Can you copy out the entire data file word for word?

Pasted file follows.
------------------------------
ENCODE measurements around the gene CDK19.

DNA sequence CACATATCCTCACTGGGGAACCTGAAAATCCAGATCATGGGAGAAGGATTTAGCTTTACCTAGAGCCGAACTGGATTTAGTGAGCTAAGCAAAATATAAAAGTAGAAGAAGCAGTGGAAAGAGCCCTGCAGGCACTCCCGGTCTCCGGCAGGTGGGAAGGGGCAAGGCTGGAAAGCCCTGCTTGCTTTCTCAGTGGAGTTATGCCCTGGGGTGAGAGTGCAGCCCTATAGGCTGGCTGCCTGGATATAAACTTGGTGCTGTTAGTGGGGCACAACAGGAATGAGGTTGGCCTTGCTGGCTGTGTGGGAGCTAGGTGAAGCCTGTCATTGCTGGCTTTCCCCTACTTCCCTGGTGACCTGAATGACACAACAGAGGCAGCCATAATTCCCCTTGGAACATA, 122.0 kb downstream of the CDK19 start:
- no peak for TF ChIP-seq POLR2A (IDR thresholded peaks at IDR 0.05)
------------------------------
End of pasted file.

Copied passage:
ENCODE measurements around the gene CDK19.

DNA sequence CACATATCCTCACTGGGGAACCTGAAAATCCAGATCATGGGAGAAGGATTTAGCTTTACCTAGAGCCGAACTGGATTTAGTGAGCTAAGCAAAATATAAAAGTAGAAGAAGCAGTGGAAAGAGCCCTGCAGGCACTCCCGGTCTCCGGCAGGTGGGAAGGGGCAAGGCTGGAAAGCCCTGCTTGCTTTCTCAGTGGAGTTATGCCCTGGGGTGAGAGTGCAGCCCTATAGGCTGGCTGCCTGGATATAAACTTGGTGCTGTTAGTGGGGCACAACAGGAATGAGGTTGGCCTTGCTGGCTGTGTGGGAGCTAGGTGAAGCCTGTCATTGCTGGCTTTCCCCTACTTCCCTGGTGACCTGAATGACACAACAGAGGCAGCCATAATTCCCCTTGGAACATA, 122.0 kb downstream of the CDK19 start:
- no peak for TF ChIP-seq POLR2A (IDR thresholded peaks at IDR 0.05)